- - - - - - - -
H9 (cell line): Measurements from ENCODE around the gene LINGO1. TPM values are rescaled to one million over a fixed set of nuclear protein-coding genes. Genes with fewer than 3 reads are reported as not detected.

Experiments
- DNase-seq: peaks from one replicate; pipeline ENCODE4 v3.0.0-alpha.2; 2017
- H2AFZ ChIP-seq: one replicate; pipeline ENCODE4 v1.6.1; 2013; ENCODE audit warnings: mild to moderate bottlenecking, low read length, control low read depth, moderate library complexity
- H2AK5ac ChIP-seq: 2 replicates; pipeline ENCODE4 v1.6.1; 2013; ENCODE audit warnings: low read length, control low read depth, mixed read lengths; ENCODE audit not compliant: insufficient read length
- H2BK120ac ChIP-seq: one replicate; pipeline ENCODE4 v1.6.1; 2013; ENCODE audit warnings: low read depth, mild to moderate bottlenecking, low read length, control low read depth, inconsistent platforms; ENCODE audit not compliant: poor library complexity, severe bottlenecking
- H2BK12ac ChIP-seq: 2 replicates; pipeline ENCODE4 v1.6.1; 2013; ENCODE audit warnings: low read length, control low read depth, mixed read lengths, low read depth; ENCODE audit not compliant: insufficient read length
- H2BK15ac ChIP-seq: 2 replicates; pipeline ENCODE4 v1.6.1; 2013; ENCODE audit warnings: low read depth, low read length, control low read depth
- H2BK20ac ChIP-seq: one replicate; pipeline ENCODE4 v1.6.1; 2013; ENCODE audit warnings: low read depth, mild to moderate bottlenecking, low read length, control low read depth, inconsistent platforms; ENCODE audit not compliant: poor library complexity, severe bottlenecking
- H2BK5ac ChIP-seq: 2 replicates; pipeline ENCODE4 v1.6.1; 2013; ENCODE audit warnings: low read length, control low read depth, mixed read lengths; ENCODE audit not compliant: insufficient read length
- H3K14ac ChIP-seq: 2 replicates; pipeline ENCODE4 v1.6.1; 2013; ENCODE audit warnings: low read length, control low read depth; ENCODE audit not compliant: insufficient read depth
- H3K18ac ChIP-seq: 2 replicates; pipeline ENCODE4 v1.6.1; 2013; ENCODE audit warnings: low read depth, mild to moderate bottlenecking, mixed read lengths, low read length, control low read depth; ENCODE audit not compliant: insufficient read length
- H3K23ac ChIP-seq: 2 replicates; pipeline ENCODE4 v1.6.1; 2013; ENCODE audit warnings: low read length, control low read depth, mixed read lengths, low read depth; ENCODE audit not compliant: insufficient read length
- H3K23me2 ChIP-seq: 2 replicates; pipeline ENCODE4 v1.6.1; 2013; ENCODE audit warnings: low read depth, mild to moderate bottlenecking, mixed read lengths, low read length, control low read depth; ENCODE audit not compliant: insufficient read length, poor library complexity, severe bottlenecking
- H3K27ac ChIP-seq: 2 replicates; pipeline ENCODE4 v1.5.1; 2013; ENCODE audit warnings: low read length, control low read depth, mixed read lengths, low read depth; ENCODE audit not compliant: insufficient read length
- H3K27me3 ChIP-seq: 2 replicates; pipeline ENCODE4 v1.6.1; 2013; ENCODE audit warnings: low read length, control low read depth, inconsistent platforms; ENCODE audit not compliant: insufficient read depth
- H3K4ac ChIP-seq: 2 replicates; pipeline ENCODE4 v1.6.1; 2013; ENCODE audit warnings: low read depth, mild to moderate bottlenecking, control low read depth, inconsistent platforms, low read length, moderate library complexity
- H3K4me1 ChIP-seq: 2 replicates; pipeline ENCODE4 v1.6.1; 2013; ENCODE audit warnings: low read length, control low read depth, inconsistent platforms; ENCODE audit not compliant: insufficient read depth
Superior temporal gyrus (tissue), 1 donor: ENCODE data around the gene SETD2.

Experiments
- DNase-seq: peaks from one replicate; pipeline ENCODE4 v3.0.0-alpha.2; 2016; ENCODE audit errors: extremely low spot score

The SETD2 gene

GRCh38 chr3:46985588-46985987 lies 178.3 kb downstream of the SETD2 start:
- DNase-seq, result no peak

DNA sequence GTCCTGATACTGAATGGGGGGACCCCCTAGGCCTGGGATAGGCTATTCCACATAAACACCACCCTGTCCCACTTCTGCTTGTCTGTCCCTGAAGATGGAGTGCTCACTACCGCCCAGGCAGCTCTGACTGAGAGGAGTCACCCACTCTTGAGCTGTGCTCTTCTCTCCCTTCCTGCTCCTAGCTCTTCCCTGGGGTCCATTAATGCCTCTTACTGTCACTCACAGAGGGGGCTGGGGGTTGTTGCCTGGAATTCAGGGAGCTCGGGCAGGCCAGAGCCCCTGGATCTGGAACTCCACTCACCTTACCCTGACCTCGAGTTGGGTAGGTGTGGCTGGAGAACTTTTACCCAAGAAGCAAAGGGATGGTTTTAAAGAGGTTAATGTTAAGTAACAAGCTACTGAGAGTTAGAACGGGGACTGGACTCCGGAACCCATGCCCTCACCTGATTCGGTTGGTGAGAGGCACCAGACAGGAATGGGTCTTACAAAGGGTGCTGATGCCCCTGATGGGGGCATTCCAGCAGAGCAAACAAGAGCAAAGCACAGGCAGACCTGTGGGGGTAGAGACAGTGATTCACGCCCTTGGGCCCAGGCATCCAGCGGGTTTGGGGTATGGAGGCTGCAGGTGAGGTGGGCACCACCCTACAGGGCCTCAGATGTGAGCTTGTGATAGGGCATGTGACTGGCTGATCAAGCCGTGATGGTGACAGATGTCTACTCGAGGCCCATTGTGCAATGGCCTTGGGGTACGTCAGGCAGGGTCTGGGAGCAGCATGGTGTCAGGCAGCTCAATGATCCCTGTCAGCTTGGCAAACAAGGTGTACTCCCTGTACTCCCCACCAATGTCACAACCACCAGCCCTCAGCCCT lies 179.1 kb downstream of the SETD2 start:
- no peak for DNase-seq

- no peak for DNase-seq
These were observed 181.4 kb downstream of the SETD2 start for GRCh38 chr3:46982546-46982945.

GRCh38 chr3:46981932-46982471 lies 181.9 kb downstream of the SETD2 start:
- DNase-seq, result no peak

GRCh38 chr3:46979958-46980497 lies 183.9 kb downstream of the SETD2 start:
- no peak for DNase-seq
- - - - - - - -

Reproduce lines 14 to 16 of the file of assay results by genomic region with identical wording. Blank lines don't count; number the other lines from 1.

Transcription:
- H3K23me2 ChIP-seq: 2 replicates; pipeline ENCODE4 v1.6.1; 2013; ENCODE audit warnings: low read depth, mild to moderate bottlenecking, mixed read lengths, low read length, control low read depth; ENCODE audit not compliant: insufficient read length, poor library complexity, severe bottlenecking
- H3K27ac ChIP-seq: 2 replicates; pipeline ENCODE4 v1.5.1; 2013; ENCODE audit warnings: low read length, control low read depth, mixed read lengths, low read depth; ENCODE audit not compliant: insufficient read length
- H3K27me3 ChIP-seq: 2 replicates; pipeline ENCODE4 v1.6.1; 2013; ENCODE audit warnings: low read length, control low read depth, inconsistent platforms; ENCODE audit not compliant: insufficient read depth